Due to the high reproducibility required when extracting the data from relevant platform technology (for example, microarray), we have found that working in cell culture systems is the most robust and consistent approach. Once the GES is developed from a cell culture model, the biological relevance of an in vitro-derived GES requires validation in human tissue. Validation of the GES in human cohorts tests for a correlation between the homeostasis model assessment (HOMA) measures of insulin resistance, based upon plasma glucose and insulin levels (Matthews et al., 1985), and similarity to the GES profile for each subject. If it can be shown that those patients whose expression profiles were most similar to the GES showed a greater degree of insulin resistance as indicated by the HOMA score, the GES is considered to be valid in human tissue.
The modelling of insulin resistance subtypes in the GES models involves the use of a specific insult to induce insulin resistance which are known to cause insulin resistance in individuals. Such insults include saturated fatty acids (PA) or mediators of chronic inflammation (TNF?).The development of a GES in cell culture requires modelling three distinct cellular states relating to insulin sensitivity. This is achieved by treatment of the target cells with the insulin resistance insult such as TNF? or PA. The third state represents a ‘recovered from disease’ state, which is achieved by treating insulin resistant cells with a cocktail of antidiabetic agents to restore insulin action. The definition of these three states is deliberate and critical to the integrity of the GES. In order to determine which genes are being affected due to insulin resistance and not non-specific changes induced by the insult per se, the changes induced by the ‘recovered from disease’ state was then assessed. Only those genes whose expression levels were significantly changed in the ‘diseased’ state, and then changed again in the reverse direction in the ‘recovered from disease’ state are used for the development of the GES.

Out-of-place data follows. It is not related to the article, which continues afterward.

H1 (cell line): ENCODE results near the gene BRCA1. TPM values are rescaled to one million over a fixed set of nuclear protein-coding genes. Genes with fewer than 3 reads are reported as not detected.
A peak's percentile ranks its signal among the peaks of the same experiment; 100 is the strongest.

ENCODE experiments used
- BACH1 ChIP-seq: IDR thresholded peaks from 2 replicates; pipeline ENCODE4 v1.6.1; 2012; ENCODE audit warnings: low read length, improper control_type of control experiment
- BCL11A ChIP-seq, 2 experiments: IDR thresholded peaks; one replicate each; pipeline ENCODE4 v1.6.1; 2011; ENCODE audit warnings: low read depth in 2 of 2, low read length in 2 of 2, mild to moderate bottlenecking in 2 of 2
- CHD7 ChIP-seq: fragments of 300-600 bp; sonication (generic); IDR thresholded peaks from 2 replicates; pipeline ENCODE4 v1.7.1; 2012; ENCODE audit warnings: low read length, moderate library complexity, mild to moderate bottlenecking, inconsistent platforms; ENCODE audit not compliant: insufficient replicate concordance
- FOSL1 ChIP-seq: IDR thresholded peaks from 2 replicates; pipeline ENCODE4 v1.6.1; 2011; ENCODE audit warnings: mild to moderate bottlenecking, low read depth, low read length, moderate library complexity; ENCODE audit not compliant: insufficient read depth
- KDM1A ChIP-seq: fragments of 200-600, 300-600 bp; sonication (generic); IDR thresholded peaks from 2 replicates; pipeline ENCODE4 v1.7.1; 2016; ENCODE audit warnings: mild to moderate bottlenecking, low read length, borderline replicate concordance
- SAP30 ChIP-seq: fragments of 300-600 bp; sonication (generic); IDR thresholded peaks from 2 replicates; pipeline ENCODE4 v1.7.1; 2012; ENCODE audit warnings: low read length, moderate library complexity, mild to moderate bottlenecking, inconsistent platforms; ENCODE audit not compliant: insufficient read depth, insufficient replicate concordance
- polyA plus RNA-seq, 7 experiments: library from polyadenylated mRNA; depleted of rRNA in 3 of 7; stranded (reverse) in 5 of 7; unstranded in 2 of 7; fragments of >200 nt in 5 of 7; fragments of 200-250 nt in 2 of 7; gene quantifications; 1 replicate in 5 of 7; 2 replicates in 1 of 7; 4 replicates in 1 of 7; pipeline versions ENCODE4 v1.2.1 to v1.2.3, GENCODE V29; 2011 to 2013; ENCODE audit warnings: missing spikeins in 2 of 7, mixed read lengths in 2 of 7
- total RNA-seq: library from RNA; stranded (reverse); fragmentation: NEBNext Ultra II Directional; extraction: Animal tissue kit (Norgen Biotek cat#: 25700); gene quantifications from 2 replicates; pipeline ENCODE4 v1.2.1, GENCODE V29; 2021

Characterising insulin resistance in vitroIn order to effectively model insulin resistance in vitro, an endpoint measure of insulin action is required. Cell-based models offer a number of assays which can be used to determine insulin signalling in both sensitive and insulin resistant states. In vitro models of insulin resistance can be developed in each of the main insulin sensitive tissues; muscle, adipose and liver.
In liver cells, regulation of gluconeogenesis by insulin is one of the key endpoints of insulin action. These assays work by measuring the relevant endpoint (glucose uptake or gluconeogenesis) in the presence and absence of an insulin resistance insult to characterise insulin resistance. As the in vitro cell culture model must be manipulated from healthy to diseased and then restored, a robust and large dynamic range is needed in the bioassay used to measure the insulin resistance endpoint parameter.Reversal of insulin resistance involves assessing a wide range of known insulin sensitisers in the model of choice.
A combination therapy which is able to fully reverse insulin resistance is selected, based upon its ability to not only reverse insulin resistance, but also avoid negatively impacting upon cellular viability.
Combination therapy is required, as this will ensure that the GES is characteristic of an insulin resistant state which has been reversed by a multi-target approach. There is a greater chance that in drug development the GES will identify novel therapies, rather than the individual therapies used in its creation – as may happen with a single treatment GES. Personalised treatment for patientsThe GES holds promise for personalised treatments for patients by allowing the stratification of patients based on subgroups of insulin resistance. Once patients are sub grouped, treatments can be personalised to their individual diagnosis, leading to improved health outcomes. The subgrouping of patients according to the GES involves measuring the expression levels of the GES genes in the patient.
Regardless of which tissue or cell type the GES is derived from, a non-invasive, easy to obtain sample is needed to facilitate screening of as many individuals as possible.